How is child support chosen in Tennessee?
Each parent has an obligation to support their children in Tennessee. In most cases money is given to the parent with primary custody. To find how much you’re likely to pay or receive for child support, you need to examine how the Tennessee courts view child support obligations. This is an overview. It’s important to speak to a family law attorney who can tell you about your specific situation.
Calculating Child Support
Tennessee calculates child support obligations based on a formula that takes into account the income of each parent and the time they spend with the child. The parent the child lives with most of the time usually requires a larger home, and is also presumed to spend more on meals, clothing, school supplies and other needs. The calculations consider whether a parent has other support obligations. A Tennessee court may order additional payments for educational needs, medical or dental costs, athletic and other extracurricular costs.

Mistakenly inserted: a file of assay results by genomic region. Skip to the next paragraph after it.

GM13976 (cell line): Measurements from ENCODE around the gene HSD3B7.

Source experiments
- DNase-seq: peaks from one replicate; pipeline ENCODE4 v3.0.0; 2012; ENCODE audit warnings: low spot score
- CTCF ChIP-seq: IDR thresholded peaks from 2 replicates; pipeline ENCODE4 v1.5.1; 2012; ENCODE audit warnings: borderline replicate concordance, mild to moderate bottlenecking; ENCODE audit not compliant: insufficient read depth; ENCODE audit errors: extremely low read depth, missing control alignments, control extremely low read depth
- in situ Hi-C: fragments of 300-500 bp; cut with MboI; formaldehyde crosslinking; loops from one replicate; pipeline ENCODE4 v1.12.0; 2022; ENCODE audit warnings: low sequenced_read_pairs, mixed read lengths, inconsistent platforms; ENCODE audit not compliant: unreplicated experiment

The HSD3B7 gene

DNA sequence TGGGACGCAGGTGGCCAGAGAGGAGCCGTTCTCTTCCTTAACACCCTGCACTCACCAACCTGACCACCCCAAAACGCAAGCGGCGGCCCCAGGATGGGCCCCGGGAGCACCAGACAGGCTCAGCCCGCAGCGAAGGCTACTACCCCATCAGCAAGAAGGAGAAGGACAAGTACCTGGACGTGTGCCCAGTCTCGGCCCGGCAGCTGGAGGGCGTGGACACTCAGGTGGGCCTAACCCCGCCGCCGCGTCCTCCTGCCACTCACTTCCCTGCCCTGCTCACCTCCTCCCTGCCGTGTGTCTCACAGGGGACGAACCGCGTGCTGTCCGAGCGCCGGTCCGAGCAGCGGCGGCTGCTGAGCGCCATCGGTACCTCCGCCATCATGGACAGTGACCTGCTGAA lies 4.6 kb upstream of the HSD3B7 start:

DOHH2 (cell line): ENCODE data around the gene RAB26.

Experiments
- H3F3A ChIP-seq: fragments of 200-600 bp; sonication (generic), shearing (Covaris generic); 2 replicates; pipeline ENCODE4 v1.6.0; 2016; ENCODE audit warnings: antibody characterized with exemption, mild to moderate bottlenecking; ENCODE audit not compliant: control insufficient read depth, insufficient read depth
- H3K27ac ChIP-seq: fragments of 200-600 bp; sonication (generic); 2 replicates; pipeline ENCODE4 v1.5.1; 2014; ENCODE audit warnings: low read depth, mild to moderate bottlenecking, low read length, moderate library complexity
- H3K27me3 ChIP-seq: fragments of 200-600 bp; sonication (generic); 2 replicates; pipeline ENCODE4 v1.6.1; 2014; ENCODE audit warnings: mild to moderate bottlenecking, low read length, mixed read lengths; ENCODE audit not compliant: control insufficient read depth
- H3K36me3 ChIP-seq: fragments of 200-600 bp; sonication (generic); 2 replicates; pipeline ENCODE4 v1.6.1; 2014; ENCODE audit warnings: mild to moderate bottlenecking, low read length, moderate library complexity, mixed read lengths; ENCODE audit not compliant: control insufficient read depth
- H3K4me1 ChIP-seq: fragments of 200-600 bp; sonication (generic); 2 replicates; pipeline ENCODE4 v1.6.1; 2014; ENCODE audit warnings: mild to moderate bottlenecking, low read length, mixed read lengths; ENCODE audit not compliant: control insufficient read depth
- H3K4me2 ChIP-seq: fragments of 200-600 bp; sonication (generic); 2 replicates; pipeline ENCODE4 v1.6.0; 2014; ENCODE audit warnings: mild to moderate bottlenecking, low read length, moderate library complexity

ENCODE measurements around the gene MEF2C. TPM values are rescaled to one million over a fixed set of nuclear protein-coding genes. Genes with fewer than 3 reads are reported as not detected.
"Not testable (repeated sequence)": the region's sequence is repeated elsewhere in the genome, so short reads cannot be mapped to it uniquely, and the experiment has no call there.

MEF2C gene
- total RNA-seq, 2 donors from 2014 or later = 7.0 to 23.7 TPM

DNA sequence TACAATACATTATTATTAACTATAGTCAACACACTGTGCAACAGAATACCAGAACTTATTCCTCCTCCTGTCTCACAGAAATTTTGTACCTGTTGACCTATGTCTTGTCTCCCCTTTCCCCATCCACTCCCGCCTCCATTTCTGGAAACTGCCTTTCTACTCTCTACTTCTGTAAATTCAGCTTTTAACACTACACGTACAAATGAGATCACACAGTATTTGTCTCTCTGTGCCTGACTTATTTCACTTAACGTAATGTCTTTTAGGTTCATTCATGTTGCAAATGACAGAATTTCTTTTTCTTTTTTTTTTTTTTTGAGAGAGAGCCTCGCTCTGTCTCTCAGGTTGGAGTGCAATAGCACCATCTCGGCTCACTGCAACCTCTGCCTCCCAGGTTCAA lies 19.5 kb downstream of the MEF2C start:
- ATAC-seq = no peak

What income qualifies for Child Support?
Title 36, Chapter 5 of the Tennessee Code considers virtually every source of funds available to a parent when setting child support, even funds that might not be taxable. This includes wages, salary, commissions, fees, tips, self-employment income, bonuses, overtime, severance pay, pension and retirement plans, interest, dividends, trusts, annuities, capital gains, social security, workers’ compensation and unemployment. Personal injury awards, gifts, prizes and lottery winnings are also considered. Tennessee courts will consider anything that’s for your use and lifestyle “income” that must be shared with your children.
Speak with a Family Law Attorney.
Setting child support properly is important for your children, so it’s prudent to estimate in advance how much you will be receiving or paying so that you can make a budget. Consulting with an experienced Tennessee family law attorney will help you get a clear idea of how financial responsibility for your children will be distributed.